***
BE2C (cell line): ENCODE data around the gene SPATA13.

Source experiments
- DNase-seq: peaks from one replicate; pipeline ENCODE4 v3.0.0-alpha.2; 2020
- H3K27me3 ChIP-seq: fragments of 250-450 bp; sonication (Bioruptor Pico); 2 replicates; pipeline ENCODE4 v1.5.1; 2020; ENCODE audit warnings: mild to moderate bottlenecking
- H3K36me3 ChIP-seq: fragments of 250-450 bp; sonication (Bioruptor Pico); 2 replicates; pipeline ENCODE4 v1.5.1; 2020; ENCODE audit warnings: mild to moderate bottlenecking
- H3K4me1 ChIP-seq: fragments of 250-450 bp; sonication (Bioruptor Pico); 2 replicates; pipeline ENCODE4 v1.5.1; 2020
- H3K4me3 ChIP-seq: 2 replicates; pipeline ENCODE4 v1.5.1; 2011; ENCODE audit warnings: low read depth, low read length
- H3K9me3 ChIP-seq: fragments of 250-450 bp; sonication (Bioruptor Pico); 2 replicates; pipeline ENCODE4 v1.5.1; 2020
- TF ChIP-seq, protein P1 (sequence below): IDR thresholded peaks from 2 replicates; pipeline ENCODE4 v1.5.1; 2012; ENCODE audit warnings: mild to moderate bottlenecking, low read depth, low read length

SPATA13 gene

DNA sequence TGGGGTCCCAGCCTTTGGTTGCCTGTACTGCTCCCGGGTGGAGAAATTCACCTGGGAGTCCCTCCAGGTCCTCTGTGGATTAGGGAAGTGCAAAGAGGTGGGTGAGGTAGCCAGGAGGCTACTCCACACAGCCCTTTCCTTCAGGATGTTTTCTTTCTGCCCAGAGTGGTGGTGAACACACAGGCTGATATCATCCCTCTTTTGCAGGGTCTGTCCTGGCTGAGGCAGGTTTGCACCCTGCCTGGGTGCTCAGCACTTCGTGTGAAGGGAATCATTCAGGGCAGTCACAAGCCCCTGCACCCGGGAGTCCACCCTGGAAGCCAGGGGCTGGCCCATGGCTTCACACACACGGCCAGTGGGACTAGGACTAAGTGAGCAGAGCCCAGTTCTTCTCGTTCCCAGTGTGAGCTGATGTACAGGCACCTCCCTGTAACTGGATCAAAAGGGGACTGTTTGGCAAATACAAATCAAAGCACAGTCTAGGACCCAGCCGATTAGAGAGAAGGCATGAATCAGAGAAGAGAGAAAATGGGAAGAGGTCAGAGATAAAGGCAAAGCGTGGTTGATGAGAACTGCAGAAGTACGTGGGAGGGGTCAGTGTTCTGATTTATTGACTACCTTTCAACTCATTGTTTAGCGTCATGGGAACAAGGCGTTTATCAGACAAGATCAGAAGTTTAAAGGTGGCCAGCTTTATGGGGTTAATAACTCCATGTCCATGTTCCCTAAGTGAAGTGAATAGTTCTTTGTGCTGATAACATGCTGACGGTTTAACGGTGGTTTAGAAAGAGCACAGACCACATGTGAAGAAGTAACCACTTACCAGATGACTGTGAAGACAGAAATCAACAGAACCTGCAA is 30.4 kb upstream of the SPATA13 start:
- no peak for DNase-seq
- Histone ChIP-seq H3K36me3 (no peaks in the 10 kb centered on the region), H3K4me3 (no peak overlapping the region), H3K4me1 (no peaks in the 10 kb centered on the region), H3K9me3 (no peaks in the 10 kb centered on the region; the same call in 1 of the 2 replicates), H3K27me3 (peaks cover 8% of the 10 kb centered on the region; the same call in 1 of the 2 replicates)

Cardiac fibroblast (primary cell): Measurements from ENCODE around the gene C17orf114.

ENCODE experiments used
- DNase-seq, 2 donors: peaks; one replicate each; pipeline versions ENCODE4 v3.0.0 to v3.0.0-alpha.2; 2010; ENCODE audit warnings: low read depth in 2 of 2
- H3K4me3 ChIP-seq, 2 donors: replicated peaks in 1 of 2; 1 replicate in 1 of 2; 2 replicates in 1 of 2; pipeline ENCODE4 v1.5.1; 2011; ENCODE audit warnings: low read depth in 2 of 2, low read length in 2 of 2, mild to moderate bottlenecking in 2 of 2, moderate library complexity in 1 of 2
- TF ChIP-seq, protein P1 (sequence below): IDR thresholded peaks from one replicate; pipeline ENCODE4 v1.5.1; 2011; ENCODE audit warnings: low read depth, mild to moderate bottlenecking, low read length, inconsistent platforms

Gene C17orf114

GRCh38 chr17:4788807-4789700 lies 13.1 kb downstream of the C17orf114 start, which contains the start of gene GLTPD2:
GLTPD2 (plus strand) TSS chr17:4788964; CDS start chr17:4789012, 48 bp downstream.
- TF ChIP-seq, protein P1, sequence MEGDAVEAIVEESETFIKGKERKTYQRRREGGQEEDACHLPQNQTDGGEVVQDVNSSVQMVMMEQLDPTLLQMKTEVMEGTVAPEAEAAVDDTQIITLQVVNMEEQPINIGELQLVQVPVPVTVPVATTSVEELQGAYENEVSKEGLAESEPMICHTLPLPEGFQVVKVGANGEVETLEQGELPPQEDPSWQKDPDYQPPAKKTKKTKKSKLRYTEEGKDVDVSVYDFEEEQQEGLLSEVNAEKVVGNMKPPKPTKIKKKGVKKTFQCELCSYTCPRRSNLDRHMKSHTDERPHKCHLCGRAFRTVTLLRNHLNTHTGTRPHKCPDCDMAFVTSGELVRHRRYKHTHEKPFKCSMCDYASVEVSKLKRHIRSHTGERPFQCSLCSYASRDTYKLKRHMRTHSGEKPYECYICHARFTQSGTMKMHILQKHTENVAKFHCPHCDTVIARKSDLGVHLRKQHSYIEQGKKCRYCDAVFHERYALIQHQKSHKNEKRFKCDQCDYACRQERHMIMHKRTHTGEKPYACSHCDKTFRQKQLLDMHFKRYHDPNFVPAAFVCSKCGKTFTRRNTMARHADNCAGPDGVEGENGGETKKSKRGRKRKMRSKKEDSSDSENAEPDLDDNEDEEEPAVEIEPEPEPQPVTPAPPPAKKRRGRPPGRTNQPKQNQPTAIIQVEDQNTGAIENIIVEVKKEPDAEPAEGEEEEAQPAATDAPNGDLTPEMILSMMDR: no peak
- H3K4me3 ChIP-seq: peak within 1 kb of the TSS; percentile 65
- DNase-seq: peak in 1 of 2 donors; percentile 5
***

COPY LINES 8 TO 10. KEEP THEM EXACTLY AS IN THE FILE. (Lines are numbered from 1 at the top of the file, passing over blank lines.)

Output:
- H3K9me3 ChIP-seq: fragments of 250-450 bp; sonication (Bioruptor Pico); 2 replicates; pipeline ENCODE4 v1.5.1; 2020
- TF ChIP-seq, protein P1 (sequence below): IDR thresholded peaks from 2 replicates; pipeline ENCODE4 v1.5.1; 2012; ENCODE audit warnings: mild to moderate bottlenecking, low read depth, low read length

SPATA13 gene